Anyway I had a look into the brands you suggested. It seems like they don’t sell in germany unfortunately.

It is really interesting that many people made exactly opposing experiences on the same brands. I read that all over the place for both the cheapest and the most expensive brands.
Regarding Sunlu, 20$ seems a very high price. At Amazon germany it is 17€, which I consider overpriced as there is an ebay shop that sells 3 spools at 11…12€ per kg depending on color with 3 day shipping. Very odd that there are such big differences across the ocean.

I’m still undecided if I give in to the low price or if I want the better quality from a local brand at a still very fair price.

Ah, one more brand that sounds interesting but doesn’t sell in germany is VoxelPLA. They now also have PETG at a nice price and produce in the US but shipping overseas is absolutely prohibitive, so not for me.

I’ve had some limited experience with VoxelPLA’s PLA and PETG. Of possible interest is that when I do the orca slicer calibrations on it, the result is much closer to the default profiles for BBL filaments than other filaments that I’ve tried. On the downside, the grey has a very blue tint look to it, and the range of colors to choose from seems sparse compared to bigger brands. In regards to speed, it claims both it’s PLA and PETG filaments are “high flow” and capable of printing at 500mm/sec. It does seem to handle high speeds better than cheaper brands which make no claims of being high speed, but that is a subjective impression.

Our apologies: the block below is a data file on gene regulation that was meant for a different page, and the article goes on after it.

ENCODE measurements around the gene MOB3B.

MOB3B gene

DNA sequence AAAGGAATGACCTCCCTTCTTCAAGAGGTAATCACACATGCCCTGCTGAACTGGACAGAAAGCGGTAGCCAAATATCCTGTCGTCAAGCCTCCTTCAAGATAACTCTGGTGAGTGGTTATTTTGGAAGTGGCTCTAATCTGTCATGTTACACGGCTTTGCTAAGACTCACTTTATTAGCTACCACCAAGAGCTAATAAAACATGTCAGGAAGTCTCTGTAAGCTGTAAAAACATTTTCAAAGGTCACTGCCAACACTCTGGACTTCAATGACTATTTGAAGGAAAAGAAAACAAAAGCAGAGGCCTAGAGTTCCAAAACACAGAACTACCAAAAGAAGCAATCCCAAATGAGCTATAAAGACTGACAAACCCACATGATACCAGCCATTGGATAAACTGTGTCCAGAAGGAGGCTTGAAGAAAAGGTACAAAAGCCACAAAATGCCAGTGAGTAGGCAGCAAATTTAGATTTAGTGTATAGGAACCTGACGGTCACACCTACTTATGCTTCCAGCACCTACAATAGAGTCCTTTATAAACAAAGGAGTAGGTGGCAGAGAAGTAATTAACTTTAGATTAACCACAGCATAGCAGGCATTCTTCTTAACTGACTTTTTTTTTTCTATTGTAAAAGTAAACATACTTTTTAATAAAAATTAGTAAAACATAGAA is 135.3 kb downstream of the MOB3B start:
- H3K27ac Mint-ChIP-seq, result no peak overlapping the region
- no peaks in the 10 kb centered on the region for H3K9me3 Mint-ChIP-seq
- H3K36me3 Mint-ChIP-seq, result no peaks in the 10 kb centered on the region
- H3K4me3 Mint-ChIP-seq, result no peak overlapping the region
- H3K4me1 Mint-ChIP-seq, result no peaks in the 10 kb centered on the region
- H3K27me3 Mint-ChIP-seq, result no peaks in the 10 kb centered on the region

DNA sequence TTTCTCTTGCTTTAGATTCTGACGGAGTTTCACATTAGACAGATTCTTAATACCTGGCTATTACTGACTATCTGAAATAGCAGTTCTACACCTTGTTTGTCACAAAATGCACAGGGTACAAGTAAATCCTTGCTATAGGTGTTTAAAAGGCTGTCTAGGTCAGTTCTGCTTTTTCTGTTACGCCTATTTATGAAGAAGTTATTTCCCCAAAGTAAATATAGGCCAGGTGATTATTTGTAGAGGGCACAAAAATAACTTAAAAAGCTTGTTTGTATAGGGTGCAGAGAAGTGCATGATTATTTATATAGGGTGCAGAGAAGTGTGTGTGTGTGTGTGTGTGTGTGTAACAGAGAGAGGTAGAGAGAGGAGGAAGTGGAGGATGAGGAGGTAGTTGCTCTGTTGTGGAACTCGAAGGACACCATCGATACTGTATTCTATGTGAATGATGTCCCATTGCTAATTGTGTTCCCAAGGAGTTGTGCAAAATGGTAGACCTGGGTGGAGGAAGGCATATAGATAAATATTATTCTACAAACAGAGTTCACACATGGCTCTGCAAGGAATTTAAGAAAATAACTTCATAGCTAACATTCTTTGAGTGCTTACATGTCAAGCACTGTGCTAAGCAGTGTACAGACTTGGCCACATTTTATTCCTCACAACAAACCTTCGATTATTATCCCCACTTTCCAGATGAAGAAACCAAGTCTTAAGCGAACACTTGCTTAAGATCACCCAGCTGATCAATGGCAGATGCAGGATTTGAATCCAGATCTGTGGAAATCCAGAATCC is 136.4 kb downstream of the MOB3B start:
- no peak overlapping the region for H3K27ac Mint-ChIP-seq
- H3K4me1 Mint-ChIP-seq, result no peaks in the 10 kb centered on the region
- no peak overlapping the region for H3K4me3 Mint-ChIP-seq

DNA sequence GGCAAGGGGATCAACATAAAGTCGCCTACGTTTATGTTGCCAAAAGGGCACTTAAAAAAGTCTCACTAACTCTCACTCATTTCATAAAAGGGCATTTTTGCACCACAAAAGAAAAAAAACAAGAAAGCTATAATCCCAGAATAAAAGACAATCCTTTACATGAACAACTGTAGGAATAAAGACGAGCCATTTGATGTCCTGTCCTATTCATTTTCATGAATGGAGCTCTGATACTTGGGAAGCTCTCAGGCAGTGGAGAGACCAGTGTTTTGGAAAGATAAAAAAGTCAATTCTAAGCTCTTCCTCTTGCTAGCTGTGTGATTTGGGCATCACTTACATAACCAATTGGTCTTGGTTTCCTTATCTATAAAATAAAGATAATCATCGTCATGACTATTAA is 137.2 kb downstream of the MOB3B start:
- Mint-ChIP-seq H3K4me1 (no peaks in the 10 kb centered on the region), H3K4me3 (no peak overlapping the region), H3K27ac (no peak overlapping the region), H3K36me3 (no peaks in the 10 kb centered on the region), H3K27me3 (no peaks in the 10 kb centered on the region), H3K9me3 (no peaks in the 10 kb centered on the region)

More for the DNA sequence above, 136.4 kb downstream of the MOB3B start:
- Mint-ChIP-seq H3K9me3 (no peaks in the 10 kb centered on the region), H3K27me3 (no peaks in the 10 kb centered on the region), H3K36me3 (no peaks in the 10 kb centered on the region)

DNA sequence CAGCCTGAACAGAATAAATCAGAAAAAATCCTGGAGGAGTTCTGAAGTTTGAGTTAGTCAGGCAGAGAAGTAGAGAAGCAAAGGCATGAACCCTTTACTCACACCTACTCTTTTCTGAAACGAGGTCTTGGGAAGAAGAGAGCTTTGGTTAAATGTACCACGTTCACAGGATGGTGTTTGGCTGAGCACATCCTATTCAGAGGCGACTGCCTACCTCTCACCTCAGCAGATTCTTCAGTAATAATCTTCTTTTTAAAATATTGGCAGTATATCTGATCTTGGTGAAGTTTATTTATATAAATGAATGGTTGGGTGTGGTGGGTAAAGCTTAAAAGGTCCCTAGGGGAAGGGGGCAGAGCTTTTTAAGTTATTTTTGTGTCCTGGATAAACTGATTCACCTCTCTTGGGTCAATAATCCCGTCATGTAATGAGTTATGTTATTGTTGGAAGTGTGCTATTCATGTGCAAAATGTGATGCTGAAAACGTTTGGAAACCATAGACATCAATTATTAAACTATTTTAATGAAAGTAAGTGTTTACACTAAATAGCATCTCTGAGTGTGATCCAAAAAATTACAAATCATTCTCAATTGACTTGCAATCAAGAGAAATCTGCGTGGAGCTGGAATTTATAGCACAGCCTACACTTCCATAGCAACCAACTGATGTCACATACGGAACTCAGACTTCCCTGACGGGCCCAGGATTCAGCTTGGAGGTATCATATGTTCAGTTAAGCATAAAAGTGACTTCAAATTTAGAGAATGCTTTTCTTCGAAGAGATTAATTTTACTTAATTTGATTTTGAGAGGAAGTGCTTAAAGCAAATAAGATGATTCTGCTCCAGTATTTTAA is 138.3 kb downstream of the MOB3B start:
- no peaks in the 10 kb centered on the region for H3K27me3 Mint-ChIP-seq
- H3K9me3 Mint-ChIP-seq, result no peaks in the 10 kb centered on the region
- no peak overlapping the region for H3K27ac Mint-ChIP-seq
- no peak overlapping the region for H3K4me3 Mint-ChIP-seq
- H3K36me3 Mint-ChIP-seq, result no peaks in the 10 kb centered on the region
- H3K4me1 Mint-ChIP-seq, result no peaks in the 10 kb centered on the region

If there were some kind of good benchmark test for assessing filament performance at high speed, then I think it would help a lot in qualifying different filaments for use on the X1C. A lot of us (maybe most of us?) bought theX1C so we could print a lot faster than we could on whatever printer we had before, but without sacrificing much if any quality, and so finding filaments which print at good quality on the X1C at high speeds is important, because not all filaments do. Unfortunately, I don’t have a neat compilation of proof regarding that, but I have a developing impression that it’s true.